Russian forces may only be able to sustain full fighting capacity for another ‘ten to 14’ days, senior UK defence sources indicated last night, after which Putin’s men will struggle to hold the ground they have already captured from Ukrainian troops.
UK defence sources say that Kyiv has Moscow ‘on the run’ and the Russian army could be just two weeks from ‘culmination point’ – after which ‘the strength of Ukraine’s resistance should become greater than Russia’s attacking force.’ Advances across Ukraine have already stopped as Moscow’s manpower runs short.
President Volodymyr Zelensky echoed that optimism in an early-morning address to the Ukrainian people, saying his military continues to inflict ‘devastating losses on Russian troops.’
‘Soon the number of downed helicopters of Russia will reach hundreds of units. They have already lost 80 warplanes. Hundreds of tanks and thousands of other units of equipment. In 19 days, the Russian army has lost more in Ukraine than in two bloody and years-long wars in Chechnya,’ he added.
But, as Russia’s invasion falters, its methods become more brutal – with cities increasingly coming under indiscriminate rocket fire. Kyiv, the capital, suffered another round of bombing on Tuesday morning as apartment blocks were set on fire by early-hours strikes, though there was no immediate figure on casualties.
Ukraine’s military said four Russian helicopters, a jet, and a cruise missile were shot down by its forces which remained in control of all major cities – including the badly-hit southern port of Mariupol.
Putin’s stuttering invasion has forced even his close allies to admit, publicly, that things are not going to plan.
Russian National Guard chief Viktor Zolotov – once in charge of Putin’s personal security – admitted Tuesday that ‘not everything is going as fast as we would like’. But he still insisted Russia would achieve victory ‘step by step’.
The Kremlin also said it may still opt to take control of large cities in Ukraine, despite false claims the purpose of its ‘special military operation’ is to ‘liberate’ the country.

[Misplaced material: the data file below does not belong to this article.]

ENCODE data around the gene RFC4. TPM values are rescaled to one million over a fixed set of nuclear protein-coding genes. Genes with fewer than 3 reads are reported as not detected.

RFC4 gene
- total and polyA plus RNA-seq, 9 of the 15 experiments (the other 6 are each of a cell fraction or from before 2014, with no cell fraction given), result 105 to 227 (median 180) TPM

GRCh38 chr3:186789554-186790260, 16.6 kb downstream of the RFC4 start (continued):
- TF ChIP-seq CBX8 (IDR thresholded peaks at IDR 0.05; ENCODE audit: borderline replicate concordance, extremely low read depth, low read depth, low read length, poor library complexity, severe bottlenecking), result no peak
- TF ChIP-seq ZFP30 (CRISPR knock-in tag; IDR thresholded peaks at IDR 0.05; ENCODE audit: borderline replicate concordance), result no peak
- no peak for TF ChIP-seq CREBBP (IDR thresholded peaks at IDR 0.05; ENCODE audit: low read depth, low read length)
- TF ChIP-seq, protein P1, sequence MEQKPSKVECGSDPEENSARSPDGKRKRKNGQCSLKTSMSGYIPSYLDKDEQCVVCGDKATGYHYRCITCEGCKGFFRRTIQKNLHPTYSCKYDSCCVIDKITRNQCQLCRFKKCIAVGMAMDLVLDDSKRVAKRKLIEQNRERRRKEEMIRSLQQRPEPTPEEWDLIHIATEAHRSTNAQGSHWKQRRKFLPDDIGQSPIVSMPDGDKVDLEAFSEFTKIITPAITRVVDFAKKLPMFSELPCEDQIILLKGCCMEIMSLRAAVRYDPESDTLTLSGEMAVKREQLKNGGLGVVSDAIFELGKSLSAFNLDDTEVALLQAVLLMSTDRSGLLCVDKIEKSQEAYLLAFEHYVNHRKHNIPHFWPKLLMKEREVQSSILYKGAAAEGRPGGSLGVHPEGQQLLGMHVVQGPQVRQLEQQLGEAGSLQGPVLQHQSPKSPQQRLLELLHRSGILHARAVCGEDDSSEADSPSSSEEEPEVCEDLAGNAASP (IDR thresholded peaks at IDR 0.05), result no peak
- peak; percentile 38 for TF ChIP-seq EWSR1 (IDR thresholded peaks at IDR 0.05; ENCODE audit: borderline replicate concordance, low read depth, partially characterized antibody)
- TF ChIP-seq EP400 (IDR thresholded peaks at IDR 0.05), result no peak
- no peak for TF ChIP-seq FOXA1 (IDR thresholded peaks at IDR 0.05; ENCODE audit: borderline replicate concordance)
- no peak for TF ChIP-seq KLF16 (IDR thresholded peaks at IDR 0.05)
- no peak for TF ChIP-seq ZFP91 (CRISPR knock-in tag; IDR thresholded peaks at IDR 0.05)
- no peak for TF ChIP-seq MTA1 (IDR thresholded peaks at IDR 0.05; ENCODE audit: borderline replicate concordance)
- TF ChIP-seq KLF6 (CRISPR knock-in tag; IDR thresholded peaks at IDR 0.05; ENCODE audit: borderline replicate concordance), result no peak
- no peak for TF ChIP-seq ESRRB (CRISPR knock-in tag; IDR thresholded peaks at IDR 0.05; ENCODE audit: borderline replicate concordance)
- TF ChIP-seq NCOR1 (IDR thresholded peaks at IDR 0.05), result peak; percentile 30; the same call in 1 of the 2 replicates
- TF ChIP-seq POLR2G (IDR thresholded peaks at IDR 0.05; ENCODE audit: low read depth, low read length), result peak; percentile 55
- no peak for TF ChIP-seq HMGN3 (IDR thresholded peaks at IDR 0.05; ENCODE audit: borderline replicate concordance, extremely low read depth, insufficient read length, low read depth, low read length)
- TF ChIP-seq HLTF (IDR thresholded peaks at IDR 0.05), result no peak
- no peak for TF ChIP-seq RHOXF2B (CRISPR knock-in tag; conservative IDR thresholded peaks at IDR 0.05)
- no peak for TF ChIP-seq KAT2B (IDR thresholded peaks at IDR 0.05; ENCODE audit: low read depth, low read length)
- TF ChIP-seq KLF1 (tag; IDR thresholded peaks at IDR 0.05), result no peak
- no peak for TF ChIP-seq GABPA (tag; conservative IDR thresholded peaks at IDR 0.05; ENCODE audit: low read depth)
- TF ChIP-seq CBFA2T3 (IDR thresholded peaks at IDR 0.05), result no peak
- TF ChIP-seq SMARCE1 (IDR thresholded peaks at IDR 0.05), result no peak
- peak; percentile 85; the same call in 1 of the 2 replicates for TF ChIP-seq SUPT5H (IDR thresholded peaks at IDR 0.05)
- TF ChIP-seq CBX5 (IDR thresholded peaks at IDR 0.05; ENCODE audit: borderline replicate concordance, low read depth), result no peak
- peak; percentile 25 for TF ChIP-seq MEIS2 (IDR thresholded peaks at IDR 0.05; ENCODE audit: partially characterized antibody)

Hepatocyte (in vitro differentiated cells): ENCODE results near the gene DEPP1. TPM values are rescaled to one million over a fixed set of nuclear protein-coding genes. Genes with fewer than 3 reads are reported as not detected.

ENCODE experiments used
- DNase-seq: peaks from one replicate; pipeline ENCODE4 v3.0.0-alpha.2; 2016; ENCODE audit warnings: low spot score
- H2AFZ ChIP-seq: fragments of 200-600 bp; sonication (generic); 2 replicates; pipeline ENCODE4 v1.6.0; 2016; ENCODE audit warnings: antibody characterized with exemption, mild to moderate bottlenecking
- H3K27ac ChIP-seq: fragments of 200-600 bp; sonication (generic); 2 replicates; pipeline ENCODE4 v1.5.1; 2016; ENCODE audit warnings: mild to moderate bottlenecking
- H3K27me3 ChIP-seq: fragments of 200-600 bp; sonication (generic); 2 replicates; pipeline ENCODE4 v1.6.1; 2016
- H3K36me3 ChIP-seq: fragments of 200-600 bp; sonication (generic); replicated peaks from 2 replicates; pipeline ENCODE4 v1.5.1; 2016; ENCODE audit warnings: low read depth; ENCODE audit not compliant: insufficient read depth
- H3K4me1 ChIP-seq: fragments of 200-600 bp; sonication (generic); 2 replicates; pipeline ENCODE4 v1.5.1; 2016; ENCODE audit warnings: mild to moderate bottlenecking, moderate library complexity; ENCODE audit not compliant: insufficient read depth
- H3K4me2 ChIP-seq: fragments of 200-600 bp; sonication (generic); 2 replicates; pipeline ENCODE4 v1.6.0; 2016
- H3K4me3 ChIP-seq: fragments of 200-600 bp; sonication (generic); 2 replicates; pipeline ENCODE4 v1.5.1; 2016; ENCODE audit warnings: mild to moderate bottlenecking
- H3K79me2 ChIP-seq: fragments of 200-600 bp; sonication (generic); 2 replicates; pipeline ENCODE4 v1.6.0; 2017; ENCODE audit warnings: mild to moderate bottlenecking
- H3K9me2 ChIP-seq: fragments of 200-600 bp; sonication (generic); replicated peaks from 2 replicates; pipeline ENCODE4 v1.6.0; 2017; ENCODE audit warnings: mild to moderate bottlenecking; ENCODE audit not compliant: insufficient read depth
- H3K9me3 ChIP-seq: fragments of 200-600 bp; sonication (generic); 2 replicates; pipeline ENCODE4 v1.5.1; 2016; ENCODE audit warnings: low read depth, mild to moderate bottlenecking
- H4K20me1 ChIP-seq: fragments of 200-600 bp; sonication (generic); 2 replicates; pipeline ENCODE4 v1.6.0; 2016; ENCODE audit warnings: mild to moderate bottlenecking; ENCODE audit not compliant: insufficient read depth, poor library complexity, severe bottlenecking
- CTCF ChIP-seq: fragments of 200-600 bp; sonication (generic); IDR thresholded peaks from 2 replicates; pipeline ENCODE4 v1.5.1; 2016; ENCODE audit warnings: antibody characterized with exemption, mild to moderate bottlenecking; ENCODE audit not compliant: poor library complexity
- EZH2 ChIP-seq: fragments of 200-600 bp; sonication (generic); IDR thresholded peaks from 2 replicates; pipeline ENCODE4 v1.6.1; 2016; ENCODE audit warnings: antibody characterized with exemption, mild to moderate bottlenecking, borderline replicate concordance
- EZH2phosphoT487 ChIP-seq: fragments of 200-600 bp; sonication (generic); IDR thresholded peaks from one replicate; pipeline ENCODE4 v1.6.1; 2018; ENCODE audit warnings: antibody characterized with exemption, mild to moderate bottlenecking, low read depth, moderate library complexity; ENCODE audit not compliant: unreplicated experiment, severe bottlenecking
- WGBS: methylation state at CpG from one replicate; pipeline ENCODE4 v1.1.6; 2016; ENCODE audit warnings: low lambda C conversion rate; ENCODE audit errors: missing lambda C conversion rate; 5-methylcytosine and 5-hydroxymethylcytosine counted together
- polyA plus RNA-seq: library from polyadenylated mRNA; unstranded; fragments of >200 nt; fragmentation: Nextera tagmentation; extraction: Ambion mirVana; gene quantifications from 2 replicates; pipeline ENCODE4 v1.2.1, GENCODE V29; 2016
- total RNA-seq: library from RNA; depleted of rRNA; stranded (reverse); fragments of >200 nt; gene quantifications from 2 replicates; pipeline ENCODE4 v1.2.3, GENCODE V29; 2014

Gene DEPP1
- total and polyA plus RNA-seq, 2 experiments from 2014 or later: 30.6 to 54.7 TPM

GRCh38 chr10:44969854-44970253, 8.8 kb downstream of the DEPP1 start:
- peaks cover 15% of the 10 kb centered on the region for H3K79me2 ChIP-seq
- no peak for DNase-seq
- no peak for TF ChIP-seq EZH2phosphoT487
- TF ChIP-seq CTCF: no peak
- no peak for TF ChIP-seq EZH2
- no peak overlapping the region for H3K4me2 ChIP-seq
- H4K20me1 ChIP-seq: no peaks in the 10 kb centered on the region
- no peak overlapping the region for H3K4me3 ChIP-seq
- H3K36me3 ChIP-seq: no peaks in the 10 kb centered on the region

It comes as footage emerged of Russian troops launching more devastating strikes on the port city of Kharkiv, with explosions lighting up the night sky.
Firefighters extinguish a blaze in a residential tower block in Kyiv after it was struck by Russian missiles in the early hours, as Putin’s men continue with indiscriminate strikes on cities
Ukrainian firefighters battle to extinguish a blaze in a residential tower block hit by Russian missiles, as Kyiv came under fresh bombardment on Tuesday morning
As the tide of war has turned against Russia, Putin’s men increasingly resort to a scorched-earth policy of indiscriminate destruction targeting civilian areas (pictured, a destroyed apartment block in Kyiv today)
Kyiv was hit by several Russian airstrikes on Tuesday morning, as the Ukrainian military said it struck four helicopters, a jet and shot down a cruise missile targeting the capital
Smoke billows from an apartment building in Kyiv which was hit by Russian airstrikes in the early hours of Tuesday
An elderly woman is carried away from a burning apartment building in Kyiv after it was hit by Russian airstrikes
An elderly woman breaks down in tears after being saved from an apartment fire that was caused by a Russian airstrike
A woman weeps as she watches her apartment block go up in flames after it was struck by Russian missiles in Kyiv
Firefighters work in an apartment building damaged by shelling in Kyiv, Ukraine, by Russian forces early Tuesday
Kyiv has been under Russian bombardment for several days, as Putin’s military follows a playbook it has established in other cities of terrorising the civilian population in an attempt to break their resistance
Rescuers work next to a residential building damaged by shelling, as Russia’s attack on Ukraine continues, in Kyiv, Ukraine
As Russia’s invasion has stuttered and ground to a halt, it has become almost totally reliant on indiscriminate shelling in order to make territorial gains – which have been extremely limited in recent days